Comedian Peter Cooke had a great joke about “famous” people using the “do you know who I am?” line to jump a queue. If he heard anyone say that he would stand up and broadcast very loudly:

    “Excuse me ladies and gentlemen but there’s a chap here who doesn’t seem to know who he is.”

  6. A bit of folklore from the NW of Tasmania is that a certain ex NSW and Australian bowler who made three test centuries and now wears a door mat on his head tried to get into a disco in Devonport after a shield game some time ago.

    He was told that it was full and there would be no more people admitted to which he replied “I’m xxxxxx the cricketer”

    The reply was swift. Pleased to meet you “I’m xxxxxx the bouncer. Now be a good boy and piss off”

  7. Andrew Starkie says

    Flynny, you must have been bloody drunk to be knocked back from the Whale. They used to bus the drunks in. Either that or the standards have improved. It’s been a while since I used to frequent that dodgy joint. Back in the early ’90s, you could set your watch to the donnybrooks that would regularly break out there. Some of the punch-ups are stuff of legends. She’s the wild west down there.

  8. Andrew Starkie says

    Who was the jockey refused entry to a night club when our celebrating his Melbourne Cup victory from earlier that day because he didn’t have I.D? Or is that urban myth?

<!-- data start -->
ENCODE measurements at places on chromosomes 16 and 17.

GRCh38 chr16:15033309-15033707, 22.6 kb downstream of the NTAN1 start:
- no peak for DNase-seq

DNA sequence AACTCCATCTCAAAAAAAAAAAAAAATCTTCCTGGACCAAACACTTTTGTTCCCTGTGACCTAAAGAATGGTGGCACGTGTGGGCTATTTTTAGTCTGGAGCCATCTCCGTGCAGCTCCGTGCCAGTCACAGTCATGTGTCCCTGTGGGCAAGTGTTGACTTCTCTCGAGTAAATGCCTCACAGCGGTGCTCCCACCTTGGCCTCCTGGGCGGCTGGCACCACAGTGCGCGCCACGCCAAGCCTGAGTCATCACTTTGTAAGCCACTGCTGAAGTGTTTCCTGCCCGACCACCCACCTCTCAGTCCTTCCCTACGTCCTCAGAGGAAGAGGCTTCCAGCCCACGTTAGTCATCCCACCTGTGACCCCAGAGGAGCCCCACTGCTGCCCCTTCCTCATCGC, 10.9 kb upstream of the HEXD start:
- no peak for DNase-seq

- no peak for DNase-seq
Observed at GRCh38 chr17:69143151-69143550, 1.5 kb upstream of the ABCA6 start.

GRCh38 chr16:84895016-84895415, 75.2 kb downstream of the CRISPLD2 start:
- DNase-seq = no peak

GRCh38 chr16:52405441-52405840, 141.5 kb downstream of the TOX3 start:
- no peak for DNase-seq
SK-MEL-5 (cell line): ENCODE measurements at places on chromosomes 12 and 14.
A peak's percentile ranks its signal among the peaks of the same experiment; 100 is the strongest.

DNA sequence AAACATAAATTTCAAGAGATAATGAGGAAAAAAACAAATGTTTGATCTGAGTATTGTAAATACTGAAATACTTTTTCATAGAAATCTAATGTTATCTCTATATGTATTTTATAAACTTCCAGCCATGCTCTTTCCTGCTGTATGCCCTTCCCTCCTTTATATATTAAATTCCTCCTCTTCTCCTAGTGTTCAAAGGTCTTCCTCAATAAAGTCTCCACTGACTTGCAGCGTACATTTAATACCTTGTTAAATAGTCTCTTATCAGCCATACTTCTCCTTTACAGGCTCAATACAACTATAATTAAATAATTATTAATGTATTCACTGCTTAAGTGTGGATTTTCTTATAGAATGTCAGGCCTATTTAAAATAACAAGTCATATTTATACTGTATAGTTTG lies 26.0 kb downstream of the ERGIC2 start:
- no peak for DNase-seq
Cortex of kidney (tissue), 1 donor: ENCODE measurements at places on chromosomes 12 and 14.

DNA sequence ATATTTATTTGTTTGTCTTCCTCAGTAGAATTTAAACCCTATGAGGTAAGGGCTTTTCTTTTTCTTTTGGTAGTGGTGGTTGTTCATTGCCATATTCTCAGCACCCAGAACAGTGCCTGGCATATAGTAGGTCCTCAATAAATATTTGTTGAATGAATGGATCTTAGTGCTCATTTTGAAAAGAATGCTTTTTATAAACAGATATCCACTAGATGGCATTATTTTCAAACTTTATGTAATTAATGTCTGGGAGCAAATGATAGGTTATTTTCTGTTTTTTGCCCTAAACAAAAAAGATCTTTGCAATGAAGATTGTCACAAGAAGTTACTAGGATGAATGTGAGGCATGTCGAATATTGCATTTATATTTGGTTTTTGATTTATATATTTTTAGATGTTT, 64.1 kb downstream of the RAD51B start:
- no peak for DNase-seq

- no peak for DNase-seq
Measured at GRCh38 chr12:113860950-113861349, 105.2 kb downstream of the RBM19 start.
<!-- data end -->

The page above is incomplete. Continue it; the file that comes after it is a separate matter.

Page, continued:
9. Andrew,
    I’ve heard a lot about the legendary barneys down there but, with this year my only experience, it just wasn’t an issue. With the exception of the last hour (10 races and public holiday) on Thursday, the race crowd was delightful…mostly blokes in Mecca…and there was none of the drunken stupidity you’d find at Flemington (or England’s jumps equivalent, Cheltenham).
    Seriously, I’d better clarify that Flynny was fine. I would never have posted this piece if he was being stupid. It was a really stubborn bouncer and the incredulity in Peter’s eyes that amused me.
    The Whalers is overpriced but open late and, on the Thursday, threatens to nightclub with a sprinkling of girls and a band. Punters were cashed up this year and the vibe great. There is another joint down the road which then kicks on towards dawn.

  10. Wasn’t Paddy Payne given a colouring in book by a hostie on the plane coming back from winning the Adelaide Cup (when he was a jockey)?
    That would be justification for pulling out the “don’t you know who I am” line.

  11. Peter Flynn says

    I like Daff’s line:

    I was harpooned at the Whalers.

  12. There’s a Marc Murphy story that did the rounds a couple of years ago regarding cricket and “Don’t you know…?” Anyone recall the substance?

  13. Dave Nadel says

    Re Andrew Starkie (Post 7) Not sure about the Whalers in the nineties but it became the Whalers in about 1988 as part of a move up market. Before that it had been The Commercial and probably the worst pub in Warrnambool. I used to buy bottles from their bottle shop to drink with my meal at Bojangles next door, but nothing that I heard or saw from the adjacent bar ever tempted me to drink at the “comical”.

  14. Ian Syson says

    Neville Bonner was famously refused service in a Mount Isa pub because he was black. When the shit hit the fan the barmaid who refused him was sacked by the publican who claimed that the pub had no such policy — which of course it did.

  15. Toffs there in Isa!